Making aerodynamic objects propel unique payloads to high altitudes since 2013, the Rockets team has certified over 35 members of SSI for high powered rocketry. On the way to our long-term goal of reaching space, we compete yearly in the Intercollegiate Rocketry Engineering Competition and are developing a variety of technology projects to increase expertise in all aspects of rocketry.

Team Leads


Thomas White

[email protected]

William Koski

[email protected]



Every year SSI competes in the Intercollegiate Rocketry Engineering Competition against more than a hundred teams from five continents. Last year, we were first place in our category with SSI’s highest and fastest launch yet, hitting almost exactly 30,000 feet, reaching 1.8 times the speed of sound, and debugging a whole suite of new technologies, including a novel satellite telemetry system! This year we’re completely overhauling our design in the 30,000 foot category, refining our skills to eventually graduate to even higher altitudes.

Aiming for Space

The long term goal of SSI Rockets is to design, build and fly a rocket capable of reaching the 100-km Kármán Line generally accepted to be the boundary of space. In order to reach this goal we are pursuing smaller scale projects in order to increase our technical skills and develop our ability to manage a large project based team. These skills will prove invaluable when we finally begin the process of building a rocket capable of reaching space.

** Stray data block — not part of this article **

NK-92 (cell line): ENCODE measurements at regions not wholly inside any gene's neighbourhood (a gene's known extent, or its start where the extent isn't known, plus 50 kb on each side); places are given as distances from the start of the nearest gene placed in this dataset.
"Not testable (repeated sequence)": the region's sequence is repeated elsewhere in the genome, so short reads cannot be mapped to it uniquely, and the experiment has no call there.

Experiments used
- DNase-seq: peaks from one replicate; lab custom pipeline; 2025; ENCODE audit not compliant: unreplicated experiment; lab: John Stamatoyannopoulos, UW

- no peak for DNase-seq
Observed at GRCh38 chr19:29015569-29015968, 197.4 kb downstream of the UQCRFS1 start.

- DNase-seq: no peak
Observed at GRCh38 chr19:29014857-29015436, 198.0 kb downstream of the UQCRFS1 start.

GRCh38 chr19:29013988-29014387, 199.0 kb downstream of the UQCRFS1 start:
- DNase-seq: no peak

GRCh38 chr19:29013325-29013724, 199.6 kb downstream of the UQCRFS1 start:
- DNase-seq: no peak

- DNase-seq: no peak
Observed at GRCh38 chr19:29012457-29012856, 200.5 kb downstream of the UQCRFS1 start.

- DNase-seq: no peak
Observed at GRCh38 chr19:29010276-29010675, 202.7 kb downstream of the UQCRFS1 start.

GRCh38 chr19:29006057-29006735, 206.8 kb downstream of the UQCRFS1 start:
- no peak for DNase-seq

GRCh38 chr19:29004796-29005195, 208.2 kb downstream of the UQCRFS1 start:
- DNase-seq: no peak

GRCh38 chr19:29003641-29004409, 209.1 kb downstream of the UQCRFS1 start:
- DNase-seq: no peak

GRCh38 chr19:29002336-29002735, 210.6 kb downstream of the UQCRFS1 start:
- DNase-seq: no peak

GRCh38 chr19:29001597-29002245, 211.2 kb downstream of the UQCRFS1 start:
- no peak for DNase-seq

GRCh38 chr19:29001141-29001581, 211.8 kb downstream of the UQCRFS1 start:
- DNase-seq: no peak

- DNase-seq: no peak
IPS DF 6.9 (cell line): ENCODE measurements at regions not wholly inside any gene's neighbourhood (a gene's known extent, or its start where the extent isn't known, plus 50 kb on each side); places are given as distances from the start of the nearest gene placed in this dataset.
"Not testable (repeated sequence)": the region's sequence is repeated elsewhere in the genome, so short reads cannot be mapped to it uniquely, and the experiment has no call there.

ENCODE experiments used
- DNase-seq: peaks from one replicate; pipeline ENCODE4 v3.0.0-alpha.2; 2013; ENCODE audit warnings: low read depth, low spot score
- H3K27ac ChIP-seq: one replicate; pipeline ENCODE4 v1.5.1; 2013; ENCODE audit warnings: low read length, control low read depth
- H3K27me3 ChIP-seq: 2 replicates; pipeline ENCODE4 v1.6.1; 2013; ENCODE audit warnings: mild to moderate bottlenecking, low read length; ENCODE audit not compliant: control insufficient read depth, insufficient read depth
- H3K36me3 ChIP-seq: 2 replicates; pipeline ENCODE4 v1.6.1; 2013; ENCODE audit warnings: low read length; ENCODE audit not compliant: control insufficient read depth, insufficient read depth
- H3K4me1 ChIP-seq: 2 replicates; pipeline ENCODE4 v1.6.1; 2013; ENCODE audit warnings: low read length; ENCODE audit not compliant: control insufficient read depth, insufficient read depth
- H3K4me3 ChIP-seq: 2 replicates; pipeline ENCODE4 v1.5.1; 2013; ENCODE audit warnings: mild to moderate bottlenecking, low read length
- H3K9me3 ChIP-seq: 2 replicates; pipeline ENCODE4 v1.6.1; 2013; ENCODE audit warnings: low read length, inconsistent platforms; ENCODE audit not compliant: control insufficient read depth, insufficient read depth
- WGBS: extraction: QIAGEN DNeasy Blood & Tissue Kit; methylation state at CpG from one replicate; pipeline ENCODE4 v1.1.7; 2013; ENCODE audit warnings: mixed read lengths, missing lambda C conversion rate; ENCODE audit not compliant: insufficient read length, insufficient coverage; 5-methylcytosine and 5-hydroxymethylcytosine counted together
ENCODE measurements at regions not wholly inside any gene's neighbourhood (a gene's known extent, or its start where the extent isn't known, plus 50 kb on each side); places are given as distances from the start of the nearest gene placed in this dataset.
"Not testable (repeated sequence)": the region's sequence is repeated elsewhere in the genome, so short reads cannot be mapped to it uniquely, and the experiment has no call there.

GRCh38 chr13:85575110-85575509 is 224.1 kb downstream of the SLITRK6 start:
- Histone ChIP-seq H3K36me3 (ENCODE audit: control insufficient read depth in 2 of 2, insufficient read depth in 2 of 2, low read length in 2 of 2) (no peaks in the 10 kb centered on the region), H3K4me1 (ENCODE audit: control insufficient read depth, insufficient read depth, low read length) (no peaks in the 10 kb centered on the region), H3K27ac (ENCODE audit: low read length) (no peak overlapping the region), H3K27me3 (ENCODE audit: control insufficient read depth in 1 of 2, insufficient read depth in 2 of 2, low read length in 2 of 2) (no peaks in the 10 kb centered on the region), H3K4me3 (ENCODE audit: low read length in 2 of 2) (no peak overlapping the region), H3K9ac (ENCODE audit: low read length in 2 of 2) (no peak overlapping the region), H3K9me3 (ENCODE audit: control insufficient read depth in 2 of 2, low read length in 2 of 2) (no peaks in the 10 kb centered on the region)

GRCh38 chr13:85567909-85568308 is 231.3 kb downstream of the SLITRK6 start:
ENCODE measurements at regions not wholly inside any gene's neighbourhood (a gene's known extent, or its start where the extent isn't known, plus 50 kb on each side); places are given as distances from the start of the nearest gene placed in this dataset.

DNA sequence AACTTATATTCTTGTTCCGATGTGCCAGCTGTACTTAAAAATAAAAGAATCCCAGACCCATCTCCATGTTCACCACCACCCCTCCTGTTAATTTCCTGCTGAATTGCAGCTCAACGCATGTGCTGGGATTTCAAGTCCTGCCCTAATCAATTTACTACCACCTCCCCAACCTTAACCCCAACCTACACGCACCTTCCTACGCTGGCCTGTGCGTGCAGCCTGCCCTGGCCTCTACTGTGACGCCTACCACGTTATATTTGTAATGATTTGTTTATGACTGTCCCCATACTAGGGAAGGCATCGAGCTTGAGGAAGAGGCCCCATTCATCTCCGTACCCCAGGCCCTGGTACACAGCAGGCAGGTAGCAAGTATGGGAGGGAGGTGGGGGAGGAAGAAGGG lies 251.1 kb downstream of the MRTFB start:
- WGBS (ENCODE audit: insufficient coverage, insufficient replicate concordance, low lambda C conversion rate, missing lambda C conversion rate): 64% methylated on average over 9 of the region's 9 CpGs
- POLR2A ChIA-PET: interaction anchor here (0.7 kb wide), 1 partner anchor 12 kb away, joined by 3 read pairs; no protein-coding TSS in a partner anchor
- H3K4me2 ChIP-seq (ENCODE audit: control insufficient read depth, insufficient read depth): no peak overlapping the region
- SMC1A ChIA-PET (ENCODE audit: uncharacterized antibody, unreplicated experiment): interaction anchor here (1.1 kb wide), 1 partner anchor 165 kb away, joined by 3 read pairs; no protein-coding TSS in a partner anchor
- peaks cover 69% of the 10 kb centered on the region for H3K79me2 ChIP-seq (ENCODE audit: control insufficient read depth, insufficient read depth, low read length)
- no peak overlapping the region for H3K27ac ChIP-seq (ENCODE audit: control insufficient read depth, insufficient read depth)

Personal Rocketry

Rockets Team is dedicated to giving all members a chance to expand their expertise in all aspects of rocket design including structural, simulations and electronics. Since 2013 we've had more than 40 members attain L1 and L2 High Powered Rocketry certifications, and we plan to keep expanding, bringing hands-on rocketry to all members. New members are encouraged to start here and get a sense of what the Rockets Team is all about.

Project Daedalus

Project Daedalus is working in all fields of engineering to develop the suite of technologies we'll need to reach space and integrate new members into the Rockets team. Pegasus is developing an autonomous parafoil recovery system. Charybdis is testing spin-stabilization and a yo-yo de-spin design. Several other projects are starting this year, including a staging system, a 3D printed rocket and a modular avionics platform. They are designed and built by new and returning members and are the locus of our onboarding efforts.


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